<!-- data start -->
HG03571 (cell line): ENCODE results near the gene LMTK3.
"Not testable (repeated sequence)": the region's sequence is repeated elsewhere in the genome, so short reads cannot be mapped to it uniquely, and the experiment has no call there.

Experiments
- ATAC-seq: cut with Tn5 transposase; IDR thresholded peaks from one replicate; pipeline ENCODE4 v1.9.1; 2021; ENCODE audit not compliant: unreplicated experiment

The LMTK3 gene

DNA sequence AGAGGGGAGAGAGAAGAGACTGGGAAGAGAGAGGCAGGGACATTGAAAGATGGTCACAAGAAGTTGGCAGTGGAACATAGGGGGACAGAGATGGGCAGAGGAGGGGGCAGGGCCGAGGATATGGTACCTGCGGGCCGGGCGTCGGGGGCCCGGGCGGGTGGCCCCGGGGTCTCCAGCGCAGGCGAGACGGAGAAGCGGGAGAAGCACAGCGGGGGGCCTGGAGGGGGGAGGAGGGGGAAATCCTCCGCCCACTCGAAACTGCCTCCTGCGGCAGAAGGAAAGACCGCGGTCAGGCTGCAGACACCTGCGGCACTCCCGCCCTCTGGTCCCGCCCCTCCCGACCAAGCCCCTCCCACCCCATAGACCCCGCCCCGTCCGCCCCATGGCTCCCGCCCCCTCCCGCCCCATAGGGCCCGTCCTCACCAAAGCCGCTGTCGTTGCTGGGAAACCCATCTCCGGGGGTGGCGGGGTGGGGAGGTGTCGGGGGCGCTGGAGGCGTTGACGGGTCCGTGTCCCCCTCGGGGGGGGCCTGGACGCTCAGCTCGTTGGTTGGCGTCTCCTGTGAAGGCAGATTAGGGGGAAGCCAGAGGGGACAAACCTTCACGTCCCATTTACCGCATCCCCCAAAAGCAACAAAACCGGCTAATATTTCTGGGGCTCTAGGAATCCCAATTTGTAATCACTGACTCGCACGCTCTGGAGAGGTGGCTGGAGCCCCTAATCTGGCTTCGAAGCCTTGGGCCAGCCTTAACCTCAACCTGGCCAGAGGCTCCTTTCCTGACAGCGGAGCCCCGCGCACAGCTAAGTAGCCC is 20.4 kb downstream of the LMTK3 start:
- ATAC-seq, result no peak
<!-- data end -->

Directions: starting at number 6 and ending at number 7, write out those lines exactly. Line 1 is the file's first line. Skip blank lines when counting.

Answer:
DNA sequence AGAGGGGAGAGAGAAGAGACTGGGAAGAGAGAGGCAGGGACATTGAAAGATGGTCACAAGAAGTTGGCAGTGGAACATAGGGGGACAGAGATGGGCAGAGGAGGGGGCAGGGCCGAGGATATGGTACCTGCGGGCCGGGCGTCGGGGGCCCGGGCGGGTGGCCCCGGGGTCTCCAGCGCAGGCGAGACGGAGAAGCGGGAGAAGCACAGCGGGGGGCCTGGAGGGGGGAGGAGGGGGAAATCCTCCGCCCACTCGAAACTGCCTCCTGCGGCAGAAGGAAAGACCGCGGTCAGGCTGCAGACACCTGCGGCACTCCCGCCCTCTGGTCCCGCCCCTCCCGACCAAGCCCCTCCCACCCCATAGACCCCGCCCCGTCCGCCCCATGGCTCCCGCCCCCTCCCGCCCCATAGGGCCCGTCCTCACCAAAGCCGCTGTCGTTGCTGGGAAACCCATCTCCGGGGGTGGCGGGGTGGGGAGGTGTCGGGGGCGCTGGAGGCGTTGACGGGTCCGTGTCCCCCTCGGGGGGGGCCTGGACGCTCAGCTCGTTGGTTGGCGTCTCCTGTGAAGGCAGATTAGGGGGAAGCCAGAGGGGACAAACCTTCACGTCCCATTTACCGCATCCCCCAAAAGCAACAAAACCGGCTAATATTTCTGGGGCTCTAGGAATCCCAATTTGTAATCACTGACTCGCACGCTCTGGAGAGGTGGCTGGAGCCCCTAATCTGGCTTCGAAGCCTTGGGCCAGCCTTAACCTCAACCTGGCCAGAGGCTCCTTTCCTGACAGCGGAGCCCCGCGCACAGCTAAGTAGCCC is 20.4 kb downstream of the LMTK3 start:
- ATAC-seq, result no peak